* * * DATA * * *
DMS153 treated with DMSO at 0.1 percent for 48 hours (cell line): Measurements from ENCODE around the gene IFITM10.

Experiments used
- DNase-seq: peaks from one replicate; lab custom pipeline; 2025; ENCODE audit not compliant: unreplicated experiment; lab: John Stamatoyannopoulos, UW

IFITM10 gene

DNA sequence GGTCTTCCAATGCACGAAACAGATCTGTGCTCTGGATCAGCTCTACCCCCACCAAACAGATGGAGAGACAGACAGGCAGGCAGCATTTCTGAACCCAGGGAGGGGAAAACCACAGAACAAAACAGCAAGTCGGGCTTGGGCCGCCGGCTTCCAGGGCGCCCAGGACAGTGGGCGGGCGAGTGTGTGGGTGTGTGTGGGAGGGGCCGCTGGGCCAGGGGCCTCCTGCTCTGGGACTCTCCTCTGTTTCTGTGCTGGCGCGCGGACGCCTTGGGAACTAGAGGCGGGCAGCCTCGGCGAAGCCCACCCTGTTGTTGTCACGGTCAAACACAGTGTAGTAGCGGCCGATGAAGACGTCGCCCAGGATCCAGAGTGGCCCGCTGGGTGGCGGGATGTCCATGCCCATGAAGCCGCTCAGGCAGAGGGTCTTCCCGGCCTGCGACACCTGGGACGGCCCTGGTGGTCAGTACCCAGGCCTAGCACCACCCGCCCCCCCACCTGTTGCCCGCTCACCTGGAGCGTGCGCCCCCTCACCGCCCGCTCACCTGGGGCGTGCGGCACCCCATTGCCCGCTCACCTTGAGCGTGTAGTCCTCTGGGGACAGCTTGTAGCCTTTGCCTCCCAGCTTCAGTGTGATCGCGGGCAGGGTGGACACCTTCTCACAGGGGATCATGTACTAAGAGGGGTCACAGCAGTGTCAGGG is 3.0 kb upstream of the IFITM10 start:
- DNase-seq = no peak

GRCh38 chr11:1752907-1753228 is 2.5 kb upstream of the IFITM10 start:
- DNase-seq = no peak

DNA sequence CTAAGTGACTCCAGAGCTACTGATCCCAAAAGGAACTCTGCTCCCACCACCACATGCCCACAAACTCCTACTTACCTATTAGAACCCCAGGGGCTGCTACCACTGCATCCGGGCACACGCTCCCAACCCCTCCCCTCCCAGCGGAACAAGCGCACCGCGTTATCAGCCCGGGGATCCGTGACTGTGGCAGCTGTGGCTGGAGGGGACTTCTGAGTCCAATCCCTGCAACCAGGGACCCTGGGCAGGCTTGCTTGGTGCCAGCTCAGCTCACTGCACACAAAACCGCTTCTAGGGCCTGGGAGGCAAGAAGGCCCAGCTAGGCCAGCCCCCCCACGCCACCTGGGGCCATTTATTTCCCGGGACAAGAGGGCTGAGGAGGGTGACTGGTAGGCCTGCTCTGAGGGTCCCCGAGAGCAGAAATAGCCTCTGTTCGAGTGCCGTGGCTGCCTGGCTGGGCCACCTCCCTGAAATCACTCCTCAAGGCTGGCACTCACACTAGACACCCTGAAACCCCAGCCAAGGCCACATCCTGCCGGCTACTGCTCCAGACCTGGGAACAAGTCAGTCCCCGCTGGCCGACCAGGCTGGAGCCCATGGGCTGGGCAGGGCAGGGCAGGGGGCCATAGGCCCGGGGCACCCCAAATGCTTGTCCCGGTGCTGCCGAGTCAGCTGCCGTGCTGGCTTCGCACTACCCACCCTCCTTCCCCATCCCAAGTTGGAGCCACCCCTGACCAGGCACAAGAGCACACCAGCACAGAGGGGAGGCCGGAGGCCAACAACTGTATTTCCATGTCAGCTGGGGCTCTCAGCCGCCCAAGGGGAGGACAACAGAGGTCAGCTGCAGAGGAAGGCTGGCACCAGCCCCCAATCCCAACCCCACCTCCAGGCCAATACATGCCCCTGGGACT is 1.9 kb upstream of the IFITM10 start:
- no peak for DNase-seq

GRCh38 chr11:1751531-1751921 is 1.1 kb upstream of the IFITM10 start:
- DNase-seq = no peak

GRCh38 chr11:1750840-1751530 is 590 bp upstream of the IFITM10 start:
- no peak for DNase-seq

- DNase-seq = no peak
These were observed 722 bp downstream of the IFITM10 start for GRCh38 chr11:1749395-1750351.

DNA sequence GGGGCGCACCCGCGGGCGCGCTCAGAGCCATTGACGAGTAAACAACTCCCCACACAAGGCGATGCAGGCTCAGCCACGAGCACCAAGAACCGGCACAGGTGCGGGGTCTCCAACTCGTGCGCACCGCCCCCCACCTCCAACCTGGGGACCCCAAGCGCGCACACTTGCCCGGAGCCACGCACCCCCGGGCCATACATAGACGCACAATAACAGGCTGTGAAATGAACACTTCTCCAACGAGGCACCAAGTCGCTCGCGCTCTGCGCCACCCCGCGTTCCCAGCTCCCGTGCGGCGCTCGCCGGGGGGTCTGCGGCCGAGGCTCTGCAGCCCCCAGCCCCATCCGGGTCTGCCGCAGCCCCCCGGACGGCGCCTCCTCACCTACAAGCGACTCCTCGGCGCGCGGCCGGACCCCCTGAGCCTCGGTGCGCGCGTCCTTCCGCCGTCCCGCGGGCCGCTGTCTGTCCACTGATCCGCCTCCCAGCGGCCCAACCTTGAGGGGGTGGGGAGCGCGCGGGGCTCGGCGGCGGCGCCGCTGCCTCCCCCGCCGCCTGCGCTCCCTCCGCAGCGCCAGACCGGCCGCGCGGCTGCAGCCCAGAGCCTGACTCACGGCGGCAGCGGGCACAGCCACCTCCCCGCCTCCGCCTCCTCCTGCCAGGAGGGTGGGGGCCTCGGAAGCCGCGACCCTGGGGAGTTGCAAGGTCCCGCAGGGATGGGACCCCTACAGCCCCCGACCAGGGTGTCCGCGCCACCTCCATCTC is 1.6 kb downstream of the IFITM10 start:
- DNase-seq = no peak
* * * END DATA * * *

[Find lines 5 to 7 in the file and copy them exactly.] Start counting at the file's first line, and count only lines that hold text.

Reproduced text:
DNA sequence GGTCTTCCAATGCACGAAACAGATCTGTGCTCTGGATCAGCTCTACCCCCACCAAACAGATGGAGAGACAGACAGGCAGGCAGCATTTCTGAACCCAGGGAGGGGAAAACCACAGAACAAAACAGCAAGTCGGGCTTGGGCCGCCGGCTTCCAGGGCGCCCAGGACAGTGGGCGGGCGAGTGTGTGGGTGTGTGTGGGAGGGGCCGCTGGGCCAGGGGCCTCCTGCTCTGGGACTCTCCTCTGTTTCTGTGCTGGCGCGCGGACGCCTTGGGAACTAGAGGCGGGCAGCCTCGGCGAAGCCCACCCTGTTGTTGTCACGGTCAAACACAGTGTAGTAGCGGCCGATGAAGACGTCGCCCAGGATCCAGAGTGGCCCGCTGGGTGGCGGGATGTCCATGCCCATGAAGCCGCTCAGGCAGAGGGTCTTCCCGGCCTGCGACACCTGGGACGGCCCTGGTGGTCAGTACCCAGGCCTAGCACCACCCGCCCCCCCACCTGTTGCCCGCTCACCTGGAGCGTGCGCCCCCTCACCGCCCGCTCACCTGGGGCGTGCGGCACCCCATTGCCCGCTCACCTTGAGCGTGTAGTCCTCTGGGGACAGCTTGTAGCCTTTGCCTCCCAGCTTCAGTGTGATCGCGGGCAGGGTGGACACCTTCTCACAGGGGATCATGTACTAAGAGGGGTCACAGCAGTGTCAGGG is 3.0 kb upstream of the IFITM10 start:
- DNase-seq = no peak

GRCh38 chr11:1752907-1753228 is 2.5 kb upstream of the IFITM10 start: